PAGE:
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5 Toxic SEO Tactics Your Company Has to Stop Using

By William Steward on Fri, Nov 28, 2014

stop-marketing-emailsSEO best practices rapidly evolve. 

What worked 5 years ago is often useless now, but many companies are slow to embrace change. 

The same techniques that once propelled a company to the top of search rankings can now permanently sink them.

If you're using any of the five toxic tactics I've referenced below, it's time to move on. 

1) Keyword Stuffing

Keyword stuffing is the practice of unnaturally placing keywords into the content throughout your website, in an attempt to make your website's pages rank higher for those keywords in organic search results. 

It's a practice which has a negative impact on the experience of website visitors when they read your content, and one which no longer brings benefit to search rankings. Google updates like Panda actually penalise websites which go overboard with keyword stuffing, and Google is progressively moving away from using keywords to rank results. Instead of matching keywords, Google is now trying to determine the intent behind a search, and identify the questions a piece of content answers. 

2) Low Quality Guest Posting

Guest posting is a valuable marketing technique when done properly. It can dramatically increase your reach, when your content is published on popular blogs, and a link or two from a high authority website can help with your SEO. 

Low quality guest posts tend to come as a result of trying to secure posts only for their SEO value. For example, spamming lots of other website owners and asking them to publish low quality content (to their low quality blogs) or even paying for your posts to be published. 

Google has begun to penalise websites using low quality guest posts for SEO purposes. Not to mention, publishing low quality content that links to your company website damages your brand.

3) Duplicating or Spinning Content

At times it can be tempting to duplicate content. For example, say you have a page on your website which discusses "red widget manufacturing". It could be tempting to copy and paste all the content from that page, do a mass replace on the "red" for "blue", and publish that as a new page, in the hope that the first page will rank for "red widget" related searches, and the second page for "blue widget" related searches.

Google is good at detecting attempts to game the search engine in this way, and will now penalise it. If you're going to create two separate pages in this fashion, you need to ensure that the content is unique. Sit down, and write the page's content out again, preferably without the first page on the top of your mind.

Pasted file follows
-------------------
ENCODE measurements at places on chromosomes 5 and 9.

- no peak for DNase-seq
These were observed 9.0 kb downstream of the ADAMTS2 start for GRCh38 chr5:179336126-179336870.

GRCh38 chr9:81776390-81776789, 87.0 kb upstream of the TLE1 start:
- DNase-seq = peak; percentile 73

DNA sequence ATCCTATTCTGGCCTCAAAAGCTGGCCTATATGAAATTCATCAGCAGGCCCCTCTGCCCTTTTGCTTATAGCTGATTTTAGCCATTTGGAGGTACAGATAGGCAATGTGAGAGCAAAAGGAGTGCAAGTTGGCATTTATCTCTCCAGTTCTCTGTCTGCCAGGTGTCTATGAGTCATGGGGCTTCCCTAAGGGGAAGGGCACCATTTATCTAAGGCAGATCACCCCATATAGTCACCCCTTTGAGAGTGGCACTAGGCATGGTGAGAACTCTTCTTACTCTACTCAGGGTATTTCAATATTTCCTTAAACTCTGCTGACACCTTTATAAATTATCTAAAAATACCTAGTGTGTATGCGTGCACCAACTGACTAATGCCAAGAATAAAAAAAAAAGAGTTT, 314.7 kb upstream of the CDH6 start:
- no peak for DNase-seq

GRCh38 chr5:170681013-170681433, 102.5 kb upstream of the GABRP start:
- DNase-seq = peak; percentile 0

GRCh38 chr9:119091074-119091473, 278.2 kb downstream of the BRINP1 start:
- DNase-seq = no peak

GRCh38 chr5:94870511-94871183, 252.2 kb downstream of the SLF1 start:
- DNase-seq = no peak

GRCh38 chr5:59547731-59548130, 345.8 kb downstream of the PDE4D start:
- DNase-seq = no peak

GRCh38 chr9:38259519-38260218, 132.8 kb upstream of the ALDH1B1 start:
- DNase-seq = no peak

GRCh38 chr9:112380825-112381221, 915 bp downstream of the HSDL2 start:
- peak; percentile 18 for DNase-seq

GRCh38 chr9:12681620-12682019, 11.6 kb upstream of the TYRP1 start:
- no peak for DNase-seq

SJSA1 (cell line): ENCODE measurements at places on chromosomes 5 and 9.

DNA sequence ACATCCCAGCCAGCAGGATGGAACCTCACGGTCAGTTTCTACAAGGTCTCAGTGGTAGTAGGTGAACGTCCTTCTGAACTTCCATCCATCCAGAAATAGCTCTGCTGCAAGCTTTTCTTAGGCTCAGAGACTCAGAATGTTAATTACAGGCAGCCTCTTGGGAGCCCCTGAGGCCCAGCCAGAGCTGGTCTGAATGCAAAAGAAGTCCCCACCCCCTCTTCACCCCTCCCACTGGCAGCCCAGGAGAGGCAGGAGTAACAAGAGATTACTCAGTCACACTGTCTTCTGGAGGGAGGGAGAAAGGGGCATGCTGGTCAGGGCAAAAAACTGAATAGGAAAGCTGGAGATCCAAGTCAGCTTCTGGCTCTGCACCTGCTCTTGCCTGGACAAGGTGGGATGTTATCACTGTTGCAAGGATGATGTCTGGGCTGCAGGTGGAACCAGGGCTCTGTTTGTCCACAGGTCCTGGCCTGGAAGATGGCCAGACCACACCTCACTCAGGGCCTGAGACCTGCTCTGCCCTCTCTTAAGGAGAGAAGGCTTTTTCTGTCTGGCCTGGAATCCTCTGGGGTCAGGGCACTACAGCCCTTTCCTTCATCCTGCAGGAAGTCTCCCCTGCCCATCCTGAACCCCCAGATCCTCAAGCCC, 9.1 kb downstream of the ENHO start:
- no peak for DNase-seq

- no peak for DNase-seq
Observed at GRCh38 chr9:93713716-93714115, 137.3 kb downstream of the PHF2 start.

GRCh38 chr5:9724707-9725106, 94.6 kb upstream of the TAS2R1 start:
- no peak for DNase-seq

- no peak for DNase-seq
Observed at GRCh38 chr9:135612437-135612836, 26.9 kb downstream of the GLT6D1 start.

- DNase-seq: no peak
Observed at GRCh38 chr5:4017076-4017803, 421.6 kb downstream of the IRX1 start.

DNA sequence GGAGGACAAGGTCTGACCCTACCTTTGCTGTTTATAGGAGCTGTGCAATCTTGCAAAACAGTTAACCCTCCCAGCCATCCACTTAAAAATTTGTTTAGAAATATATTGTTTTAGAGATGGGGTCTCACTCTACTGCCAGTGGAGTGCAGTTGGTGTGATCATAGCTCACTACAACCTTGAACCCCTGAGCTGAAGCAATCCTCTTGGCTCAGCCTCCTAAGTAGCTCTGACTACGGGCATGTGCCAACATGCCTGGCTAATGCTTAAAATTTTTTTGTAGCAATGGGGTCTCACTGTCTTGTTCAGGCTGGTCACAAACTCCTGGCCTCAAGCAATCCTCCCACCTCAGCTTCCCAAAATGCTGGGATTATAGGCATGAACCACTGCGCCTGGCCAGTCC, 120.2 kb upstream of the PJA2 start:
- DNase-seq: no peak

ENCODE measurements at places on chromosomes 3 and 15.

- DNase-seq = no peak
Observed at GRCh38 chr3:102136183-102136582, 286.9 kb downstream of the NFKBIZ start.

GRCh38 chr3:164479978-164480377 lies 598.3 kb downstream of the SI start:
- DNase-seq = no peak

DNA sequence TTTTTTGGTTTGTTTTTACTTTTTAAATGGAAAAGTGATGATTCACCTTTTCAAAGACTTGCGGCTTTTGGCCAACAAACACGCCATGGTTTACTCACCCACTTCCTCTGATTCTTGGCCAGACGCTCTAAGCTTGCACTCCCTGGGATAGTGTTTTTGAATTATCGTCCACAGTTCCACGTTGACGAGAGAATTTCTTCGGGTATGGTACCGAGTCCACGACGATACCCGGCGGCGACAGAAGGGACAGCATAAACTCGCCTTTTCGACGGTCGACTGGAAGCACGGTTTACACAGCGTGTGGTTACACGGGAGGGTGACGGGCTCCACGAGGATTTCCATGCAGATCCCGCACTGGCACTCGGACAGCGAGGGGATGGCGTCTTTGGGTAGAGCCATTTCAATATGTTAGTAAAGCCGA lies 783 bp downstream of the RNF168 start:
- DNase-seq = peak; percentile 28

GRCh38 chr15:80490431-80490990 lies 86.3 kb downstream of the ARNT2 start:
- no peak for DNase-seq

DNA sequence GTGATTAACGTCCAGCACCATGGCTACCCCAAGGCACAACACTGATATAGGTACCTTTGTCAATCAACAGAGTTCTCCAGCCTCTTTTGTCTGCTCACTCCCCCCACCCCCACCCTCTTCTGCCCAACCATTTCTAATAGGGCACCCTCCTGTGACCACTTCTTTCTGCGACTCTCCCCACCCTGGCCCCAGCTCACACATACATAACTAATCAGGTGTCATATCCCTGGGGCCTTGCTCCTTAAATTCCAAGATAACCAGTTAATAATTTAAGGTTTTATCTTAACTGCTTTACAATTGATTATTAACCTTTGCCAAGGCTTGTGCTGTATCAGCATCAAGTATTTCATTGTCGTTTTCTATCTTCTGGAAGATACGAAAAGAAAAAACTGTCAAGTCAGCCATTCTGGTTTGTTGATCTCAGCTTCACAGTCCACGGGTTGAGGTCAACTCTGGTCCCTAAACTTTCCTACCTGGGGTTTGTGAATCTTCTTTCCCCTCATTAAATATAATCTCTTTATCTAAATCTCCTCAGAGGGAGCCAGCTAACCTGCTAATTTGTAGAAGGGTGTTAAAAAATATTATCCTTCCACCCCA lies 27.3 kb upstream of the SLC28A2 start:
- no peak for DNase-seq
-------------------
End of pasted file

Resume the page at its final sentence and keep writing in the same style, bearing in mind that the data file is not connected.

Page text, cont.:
Some companies try to get around this by using a technique called "article spinning". That is, running the article through a piece of software that attempts to swap words and phrases out for other words and phrases that mean the same thing. On the surface, this looks like an easy way to generate new, unique content from one article. The reality unfortunately is that articles produced by software like this rarely read well (and so convert poorly).

Google is getting much better at identifying content generated by spinning software too, and penalising websites that use it.

4) Low Quality Link Building

With links being an important part of improving your search engine rankings, it can be tempting to secure as many as you possibly can. This can lead to all sorts of low quality link building techniques, from spamming blog comments to trying to drop links to your website in every forum post you make.

Google's penguin update was developed to devalue low quality link building like this, and if you're not careful, building low quality links in a deliberate manner like this can result in penalties, too. Forget about trying to build as many links as possible, and instead focus on creating value for your website visitors. If you produce great content and share it with your network, over time people will link to it. These links will count for much more than any spam you can put out there.

If you want to secure more links, focus on building your network, and better distributing your content instead.

5) Short Tail Obsession

Going back a few years, a key focus of most SEO strategies was trying to rank for the most competitive short tail keywords. For example, if you were a red widget manufacturer, you might try to rank #1 for "red widgets". To do this, SEO professionals would build as many links to a page as they could with the text "red widgets", and use many of the techniques referenced above, too. 

The problem is, with these techniques being devalued, it's now very difficult to rank for the most competitive keywords, and many marketers are beginning to realise that the real value isn't even in the short tail keywords, but the long tail instead. 

Whilst individual short tail searches drive much more traffic than individual long tail searches do, when combined, long tail searches make up 70% of all searches, as illustrated by the diagram below:

longtail-shortail

Not to mention, when you think about it, which of these two searches is more likey to convert into a sale when they visit your website? 

  1. Red widgets
  2. How to bulk buy large red widgets

#2 indicates greater intent, and is more specific, meaning traffic you gain from it is of higher value. Modern SEO is all about creating lots of exceptional content, which addresses specific questions that concern your buyer personas. It's a key part of inbound marketing.

The content you create will rank for the high intent long tail keywords within your industry, and given time drive the traffic and types of lead your business needs to grow.

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